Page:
Mobile filmmaking is taking off in a big way around the world, with more and more showcase events, festivals and groups emerging that are dedicated to the humble phone camera. One group gaining momentum is MINA, the Mobile Innovation Network Aotearoa. Founded in New Zealand, MINA is a global network set up to explore the emerging possibilities in mobile media and filmmaking.
Max Schleser, co-founder of MINA, is a seasoned mobile filmmaker, having made a number of experimental and documentary works – or as he has tagged them, mobile-mentaries. Max is currently preparing for MINA’s upcoming Mobile Creativity and Mobile Innovation Symposium, the second annual event which kicks off in Wellington in a few weeks time. The symposium is an event at which filmmakers, video artists, amateur enthusiasts, researchers and industry members will come together to share the mobile filmmaking love. The two-day event will explore how technological developments in the wireless and mobile arena are transforming the art and craft of media making.
As part of the symposium, there will also be an International Mobile Innovation Screening, which includes mobile films and mobile-mentaries from Brazil, USA, Italy, Spain, Sweden, Turkey, New Zealand, Colombia, Russia, Greece, Germany and Japan. I asked Max for his all-time favourite mobile-mentary, and he very diplomatically said all of the MINA projects are his favourites. Take a glimpse at them in this year’s showreel:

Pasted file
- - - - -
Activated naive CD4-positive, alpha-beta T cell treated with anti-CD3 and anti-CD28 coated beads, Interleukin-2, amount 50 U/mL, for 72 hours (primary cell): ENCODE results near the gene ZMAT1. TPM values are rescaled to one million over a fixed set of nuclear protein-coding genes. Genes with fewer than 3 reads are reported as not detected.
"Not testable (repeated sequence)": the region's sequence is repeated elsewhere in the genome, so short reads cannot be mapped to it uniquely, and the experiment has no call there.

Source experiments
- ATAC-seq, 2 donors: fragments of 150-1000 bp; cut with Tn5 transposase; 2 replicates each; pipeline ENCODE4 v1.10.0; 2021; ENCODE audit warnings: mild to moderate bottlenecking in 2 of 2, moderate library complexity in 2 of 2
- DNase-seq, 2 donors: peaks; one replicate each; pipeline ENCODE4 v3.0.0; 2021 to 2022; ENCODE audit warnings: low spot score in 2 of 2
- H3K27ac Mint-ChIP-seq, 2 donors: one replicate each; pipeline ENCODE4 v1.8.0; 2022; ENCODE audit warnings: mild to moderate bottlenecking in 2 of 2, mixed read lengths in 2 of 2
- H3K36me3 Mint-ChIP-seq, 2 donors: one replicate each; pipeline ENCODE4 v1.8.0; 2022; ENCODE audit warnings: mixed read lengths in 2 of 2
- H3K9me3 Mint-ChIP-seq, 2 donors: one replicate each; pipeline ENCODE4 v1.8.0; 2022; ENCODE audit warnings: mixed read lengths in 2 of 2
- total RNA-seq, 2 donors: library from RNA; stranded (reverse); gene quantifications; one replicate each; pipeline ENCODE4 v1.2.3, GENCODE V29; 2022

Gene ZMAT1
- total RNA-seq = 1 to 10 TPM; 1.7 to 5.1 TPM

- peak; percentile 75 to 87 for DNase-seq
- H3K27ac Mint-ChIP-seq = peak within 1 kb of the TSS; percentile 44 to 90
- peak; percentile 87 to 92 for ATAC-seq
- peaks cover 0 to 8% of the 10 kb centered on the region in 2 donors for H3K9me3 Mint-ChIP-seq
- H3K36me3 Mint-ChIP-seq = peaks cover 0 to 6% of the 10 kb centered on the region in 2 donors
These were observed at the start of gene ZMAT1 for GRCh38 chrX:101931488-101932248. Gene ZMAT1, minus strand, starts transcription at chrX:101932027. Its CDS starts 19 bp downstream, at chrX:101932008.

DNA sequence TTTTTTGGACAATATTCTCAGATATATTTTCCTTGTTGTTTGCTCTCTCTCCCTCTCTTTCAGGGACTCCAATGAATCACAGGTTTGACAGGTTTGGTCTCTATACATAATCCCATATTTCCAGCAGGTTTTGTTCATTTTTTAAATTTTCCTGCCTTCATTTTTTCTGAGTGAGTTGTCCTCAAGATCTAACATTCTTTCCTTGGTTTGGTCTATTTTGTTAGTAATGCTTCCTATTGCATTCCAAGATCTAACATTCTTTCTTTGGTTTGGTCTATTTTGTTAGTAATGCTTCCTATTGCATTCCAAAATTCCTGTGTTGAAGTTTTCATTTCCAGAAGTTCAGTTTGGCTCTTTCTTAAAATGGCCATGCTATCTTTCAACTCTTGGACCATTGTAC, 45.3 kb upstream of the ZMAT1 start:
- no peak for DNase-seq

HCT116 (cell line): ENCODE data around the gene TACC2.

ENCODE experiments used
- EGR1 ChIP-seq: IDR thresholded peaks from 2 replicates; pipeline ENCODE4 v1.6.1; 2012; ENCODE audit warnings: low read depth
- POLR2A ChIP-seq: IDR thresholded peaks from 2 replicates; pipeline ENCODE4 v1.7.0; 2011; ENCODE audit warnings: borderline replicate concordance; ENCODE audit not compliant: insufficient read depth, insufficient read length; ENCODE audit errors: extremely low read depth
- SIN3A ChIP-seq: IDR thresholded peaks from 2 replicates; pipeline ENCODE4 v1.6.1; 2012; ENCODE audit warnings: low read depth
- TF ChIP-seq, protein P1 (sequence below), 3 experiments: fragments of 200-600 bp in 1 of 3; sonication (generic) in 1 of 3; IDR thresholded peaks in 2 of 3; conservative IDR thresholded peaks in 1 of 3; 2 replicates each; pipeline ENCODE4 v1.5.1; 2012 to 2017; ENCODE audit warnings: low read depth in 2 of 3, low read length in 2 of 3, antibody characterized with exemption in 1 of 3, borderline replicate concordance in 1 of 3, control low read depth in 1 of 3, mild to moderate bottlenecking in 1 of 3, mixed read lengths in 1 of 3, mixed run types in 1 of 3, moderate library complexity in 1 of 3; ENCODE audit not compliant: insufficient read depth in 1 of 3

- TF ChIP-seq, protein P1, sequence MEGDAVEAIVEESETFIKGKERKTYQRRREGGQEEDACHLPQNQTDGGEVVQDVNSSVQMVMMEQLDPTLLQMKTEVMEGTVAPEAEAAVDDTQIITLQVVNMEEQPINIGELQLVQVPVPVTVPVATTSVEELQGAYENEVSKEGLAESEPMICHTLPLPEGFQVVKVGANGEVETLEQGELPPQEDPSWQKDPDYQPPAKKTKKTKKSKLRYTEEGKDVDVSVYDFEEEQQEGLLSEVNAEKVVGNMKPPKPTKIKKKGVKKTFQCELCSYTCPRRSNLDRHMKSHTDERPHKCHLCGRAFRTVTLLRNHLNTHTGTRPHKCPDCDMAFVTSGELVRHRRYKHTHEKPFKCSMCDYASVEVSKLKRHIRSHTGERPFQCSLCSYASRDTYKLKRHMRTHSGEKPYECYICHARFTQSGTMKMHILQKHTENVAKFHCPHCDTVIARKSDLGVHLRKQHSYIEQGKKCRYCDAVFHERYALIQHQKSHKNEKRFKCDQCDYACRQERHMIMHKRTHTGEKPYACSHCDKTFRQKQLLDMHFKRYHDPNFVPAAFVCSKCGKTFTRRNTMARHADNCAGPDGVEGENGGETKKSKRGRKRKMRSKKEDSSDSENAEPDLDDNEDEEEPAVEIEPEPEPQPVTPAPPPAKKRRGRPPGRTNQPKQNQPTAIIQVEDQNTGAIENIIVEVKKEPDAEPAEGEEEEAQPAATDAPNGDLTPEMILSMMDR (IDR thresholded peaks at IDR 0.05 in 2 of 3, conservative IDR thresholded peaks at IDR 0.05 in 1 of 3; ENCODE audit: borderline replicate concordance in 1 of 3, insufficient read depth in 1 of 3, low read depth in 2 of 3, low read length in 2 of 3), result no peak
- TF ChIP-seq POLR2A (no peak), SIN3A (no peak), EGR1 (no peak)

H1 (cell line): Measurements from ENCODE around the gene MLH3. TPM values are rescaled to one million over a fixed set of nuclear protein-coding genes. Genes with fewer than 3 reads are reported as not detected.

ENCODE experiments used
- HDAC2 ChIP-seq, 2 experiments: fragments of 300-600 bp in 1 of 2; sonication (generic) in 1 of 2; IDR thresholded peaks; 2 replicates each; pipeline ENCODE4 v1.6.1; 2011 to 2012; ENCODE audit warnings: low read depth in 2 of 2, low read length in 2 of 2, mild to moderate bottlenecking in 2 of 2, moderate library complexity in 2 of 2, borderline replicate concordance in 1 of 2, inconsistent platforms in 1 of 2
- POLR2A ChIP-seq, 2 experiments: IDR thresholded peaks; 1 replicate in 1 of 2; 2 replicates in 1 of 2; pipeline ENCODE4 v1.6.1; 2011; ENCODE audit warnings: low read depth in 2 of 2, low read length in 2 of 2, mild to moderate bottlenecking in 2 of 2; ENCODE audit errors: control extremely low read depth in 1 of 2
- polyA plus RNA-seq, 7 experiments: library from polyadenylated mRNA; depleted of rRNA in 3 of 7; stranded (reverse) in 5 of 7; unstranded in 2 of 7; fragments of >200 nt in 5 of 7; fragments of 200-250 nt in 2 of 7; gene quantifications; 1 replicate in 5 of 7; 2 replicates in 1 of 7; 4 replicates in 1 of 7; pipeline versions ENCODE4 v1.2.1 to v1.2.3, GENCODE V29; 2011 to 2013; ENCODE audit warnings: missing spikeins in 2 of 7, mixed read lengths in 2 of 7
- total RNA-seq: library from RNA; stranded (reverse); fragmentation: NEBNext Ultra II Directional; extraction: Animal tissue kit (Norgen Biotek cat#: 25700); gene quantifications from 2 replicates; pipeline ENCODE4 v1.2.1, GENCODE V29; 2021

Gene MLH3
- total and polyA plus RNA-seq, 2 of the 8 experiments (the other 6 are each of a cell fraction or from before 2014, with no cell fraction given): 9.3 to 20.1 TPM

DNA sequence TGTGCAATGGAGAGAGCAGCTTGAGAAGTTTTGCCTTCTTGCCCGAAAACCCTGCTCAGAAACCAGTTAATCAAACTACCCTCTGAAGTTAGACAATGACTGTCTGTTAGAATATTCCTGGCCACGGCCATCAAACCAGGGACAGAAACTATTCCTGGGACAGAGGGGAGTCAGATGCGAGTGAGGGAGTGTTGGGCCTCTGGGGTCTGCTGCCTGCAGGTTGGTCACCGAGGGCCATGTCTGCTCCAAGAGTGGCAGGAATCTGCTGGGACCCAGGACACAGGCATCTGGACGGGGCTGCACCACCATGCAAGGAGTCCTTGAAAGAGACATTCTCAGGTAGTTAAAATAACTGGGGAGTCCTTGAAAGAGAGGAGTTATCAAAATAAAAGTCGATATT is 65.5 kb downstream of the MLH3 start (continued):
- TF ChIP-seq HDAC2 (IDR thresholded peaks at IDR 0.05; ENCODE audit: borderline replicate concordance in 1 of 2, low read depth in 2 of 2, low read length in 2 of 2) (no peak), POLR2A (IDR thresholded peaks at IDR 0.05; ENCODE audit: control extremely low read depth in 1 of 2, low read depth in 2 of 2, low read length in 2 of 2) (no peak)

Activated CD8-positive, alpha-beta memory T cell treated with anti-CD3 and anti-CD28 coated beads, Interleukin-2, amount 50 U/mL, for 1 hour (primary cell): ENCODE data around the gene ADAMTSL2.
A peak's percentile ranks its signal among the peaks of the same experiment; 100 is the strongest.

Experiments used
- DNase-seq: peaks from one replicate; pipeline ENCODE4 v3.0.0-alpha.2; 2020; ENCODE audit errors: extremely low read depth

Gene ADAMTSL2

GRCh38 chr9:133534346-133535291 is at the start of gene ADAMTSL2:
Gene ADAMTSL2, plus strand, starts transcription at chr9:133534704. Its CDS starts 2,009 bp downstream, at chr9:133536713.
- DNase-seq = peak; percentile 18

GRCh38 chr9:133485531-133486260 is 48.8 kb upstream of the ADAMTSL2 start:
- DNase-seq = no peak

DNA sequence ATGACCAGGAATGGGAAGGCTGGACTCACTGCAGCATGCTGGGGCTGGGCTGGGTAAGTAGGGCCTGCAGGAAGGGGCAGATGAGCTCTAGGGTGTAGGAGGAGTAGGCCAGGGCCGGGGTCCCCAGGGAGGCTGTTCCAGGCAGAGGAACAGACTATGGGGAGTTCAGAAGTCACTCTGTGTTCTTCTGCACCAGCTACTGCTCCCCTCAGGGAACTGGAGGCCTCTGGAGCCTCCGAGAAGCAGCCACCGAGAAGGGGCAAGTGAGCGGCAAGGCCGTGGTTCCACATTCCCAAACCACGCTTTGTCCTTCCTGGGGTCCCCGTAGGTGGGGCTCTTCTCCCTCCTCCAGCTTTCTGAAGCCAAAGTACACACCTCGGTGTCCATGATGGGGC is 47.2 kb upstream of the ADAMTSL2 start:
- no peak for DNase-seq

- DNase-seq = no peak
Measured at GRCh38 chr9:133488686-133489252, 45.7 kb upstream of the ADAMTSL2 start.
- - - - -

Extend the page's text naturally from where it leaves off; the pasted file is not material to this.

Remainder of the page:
Some of the projects screening include 5#Calls which screened at Cannes, the three winning projects of the Los Angeles based iPhone Film Festival, an experimental mobile film, a mobile stop-frame animation and a music video. For those of you in NZ, the symposium and screenings are on the 24th and 25th November, details and tickets here.
If Wellington is a little far to travel, you could always try creating your own mobile-mentary. I asked Max for his top three tips for budding mobile-mentarists, and he outlined the following:
1) Think about what makes mobile-mentaries different from traditional docs – your mobile can go anywhere (and can be attached to wheels, weather-balloons or wherever you like to go)
2) Consider visual storytelling and abstraction.
3) Have fun and do a project that you are passionate about or relates to you. Mobile video can be a very personal format.
So if you’re tempted to pick up a phone camera, start with these tips and get shooting. More festivals are incorporating mobile filmmaking categories so there are increasing opportunities to screen work (although oddly, Tropfest seems to have ditched their mobile category this time around in favour of a DSLR category. I say oddly, as I’m sure a fair amount of entrants in the main category will be shot on DSLRs anyway). Also of course, there’s always online distribution, which seems a perfect fit for mobile work.
I saw a presentation by Max last year in New Zealand at which he showed mobile films made from footage shot while holding the camera in portrait mode, rather than the traditional landscape. Non-traditional screens can allow you to ditch the rule-book when it comes to technical presentation. This portrait method has the added bonus of allowing a split screen approach where two clips can be stitched together side by side to fit on a regular-shaped screen. So many possibilities with a tool in just about everyone’s pocket.
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